Changing Landscapes: Kensal Park Norton Site
Imagine you are next up at bat in the baseball diamond in Kensal Park. Did you know you are also standing on the remains of a 15th century Iroquoian village officially known as the Norton Site?
Kensal Park – Norton Site
The Norton site was brought to the attention of Canadian archaeologist William Wintemberg in the early 1920’s when he was conducting extensive surveys at the Lawson Site. Although he mentions this discovery in his report of the Lawson excavations, no fieldwork was attempted at the location. At the time, the Norton family had been continually farming the adjacent land since the 1800’s and had recently acquired the land where the site is located.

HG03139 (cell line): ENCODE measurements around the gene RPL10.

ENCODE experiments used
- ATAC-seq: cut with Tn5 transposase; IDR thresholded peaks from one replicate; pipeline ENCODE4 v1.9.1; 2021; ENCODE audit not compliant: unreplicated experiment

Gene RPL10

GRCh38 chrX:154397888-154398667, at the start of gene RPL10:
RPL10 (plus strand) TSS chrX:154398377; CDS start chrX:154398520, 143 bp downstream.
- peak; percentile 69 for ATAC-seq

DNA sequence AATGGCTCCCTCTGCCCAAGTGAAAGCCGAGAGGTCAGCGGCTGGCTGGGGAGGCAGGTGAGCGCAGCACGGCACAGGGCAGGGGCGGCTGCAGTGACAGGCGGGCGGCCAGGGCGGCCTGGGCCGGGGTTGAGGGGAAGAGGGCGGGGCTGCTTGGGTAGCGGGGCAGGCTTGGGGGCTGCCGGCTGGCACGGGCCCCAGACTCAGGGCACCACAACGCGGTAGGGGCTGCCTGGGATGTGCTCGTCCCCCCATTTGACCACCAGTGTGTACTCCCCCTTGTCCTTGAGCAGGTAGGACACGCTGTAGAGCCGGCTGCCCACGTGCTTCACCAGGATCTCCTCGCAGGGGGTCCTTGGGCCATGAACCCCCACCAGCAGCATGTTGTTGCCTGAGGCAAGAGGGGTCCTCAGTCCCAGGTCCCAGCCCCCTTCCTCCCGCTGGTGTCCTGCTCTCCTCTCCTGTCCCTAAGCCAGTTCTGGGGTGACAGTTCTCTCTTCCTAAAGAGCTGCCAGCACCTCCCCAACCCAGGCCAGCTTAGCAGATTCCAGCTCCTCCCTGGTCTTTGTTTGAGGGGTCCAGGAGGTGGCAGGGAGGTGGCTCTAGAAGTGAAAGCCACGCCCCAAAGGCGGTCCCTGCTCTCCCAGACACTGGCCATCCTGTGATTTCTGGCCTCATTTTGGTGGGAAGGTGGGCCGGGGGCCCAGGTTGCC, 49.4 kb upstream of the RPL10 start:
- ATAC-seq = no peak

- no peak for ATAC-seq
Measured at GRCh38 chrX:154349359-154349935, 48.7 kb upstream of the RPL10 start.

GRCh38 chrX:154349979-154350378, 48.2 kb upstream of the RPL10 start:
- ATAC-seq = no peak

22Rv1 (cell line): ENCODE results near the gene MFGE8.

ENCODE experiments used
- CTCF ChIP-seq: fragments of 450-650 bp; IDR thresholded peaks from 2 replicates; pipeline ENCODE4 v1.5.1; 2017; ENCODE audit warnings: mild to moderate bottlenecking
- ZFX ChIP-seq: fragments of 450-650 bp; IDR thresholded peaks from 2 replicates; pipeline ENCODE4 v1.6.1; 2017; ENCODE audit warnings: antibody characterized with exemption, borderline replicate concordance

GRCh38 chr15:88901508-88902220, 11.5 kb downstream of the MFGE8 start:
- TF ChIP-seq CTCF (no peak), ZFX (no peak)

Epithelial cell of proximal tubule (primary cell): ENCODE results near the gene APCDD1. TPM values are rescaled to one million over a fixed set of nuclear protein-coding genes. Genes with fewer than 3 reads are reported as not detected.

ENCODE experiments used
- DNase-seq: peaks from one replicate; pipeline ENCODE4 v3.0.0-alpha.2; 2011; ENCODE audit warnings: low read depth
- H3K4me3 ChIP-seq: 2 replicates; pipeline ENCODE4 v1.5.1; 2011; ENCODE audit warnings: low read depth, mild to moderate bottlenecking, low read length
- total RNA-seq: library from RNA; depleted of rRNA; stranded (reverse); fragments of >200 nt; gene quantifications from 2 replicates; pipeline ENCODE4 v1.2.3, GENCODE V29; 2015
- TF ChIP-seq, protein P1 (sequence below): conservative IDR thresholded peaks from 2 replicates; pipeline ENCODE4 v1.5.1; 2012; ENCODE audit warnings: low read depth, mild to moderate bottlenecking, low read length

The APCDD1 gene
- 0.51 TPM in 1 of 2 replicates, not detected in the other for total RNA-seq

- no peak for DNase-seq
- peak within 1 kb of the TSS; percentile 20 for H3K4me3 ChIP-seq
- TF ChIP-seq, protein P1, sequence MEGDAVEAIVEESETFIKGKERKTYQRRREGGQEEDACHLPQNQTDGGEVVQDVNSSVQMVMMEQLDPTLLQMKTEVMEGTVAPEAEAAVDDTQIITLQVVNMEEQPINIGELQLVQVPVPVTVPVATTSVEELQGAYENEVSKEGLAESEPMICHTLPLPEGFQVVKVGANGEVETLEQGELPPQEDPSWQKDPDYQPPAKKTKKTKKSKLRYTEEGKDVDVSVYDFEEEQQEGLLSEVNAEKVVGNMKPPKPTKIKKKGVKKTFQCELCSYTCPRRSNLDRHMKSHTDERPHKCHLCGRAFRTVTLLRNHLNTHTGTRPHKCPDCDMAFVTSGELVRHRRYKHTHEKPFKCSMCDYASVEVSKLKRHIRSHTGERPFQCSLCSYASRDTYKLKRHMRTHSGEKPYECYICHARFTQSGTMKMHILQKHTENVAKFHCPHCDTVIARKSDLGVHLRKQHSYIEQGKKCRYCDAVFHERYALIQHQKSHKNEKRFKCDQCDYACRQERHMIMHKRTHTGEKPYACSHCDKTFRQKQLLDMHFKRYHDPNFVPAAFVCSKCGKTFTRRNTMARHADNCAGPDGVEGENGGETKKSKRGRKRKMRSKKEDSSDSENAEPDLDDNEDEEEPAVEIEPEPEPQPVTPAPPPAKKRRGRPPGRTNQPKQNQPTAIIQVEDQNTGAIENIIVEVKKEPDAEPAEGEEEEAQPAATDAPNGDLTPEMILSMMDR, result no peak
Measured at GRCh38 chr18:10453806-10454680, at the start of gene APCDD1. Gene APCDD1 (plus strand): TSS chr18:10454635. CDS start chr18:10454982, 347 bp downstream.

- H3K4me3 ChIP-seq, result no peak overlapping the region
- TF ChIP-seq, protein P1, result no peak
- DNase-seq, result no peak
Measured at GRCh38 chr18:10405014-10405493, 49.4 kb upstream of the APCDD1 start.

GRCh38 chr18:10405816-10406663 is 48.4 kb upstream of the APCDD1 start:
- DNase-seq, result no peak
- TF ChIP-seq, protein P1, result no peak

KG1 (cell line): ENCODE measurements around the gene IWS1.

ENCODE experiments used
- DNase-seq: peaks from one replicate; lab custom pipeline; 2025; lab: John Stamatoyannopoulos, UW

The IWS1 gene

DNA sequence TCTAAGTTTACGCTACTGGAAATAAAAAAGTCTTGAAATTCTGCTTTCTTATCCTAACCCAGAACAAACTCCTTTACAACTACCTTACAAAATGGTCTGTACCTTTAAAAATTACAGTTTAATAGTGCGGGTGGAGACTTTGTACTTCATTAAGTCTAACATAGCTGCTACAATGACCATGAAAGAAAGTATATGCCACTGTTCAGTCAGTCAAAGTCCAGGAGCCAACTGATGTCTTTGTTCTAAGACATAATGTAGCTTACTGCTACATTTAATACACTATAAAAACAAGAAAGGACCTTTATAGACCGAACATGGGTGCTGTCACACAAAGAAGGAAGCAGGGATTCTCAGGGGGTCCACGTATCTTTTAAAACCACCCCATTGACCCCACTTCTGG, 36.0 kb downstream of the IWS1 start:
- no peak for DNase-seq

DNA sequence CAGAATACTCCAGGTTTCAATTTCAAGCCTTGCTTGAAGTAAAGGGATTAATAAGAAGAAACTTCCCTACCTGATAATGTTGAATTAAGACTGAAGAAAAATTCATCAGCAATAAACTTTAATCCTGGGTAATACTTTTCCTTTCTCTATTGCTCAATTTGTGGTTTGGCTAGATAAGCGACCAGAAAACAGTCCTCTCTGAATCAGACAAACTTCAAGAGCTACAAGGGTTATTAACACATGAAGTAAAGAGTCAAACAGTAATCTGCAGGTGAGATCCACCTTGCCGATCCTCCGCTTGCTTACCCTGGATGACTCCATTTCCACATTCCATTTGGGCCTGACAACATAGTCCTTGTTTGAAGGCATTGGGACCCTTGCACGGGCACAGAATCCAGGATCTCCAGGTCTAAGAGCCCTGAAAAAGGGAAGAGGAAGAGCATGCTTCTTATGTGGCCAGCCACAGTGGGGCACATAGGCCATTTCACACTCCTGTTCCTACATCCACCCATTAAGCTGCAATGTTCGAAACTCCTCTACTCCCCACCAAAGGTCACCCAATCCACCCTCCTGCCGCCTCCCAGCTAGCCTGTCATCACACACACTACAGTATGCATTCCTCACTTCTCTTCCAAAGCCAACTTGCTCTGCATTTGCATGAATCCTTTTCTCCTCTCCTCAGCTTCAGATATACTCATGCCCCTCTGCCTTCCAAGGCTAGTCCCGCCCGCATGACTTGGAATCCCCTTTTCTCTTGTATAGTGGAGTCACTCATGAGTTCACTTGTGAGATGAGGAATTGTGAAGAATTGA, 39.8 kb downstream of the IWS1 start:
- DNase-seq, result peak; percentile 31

The site was later rediscovered in 1987 in connection with a proposed water main being built in the north end of the park. The survey, conducted by Archaeological Services Inc. from Toronto, recovered a sample of artifacts that were similar in time to that of the Lawson Site. Further investigation revealed nine longhouses, a palisade, and one midden dating 1400-1450AD. In addition to flaked stone projectile points, bifaces, ceramics, and groundstone tools, worked bone items such as awls, beads, and a perforated antler object were recovered. Based on the evidence, the people living on site are identified as Ancestral Neutral.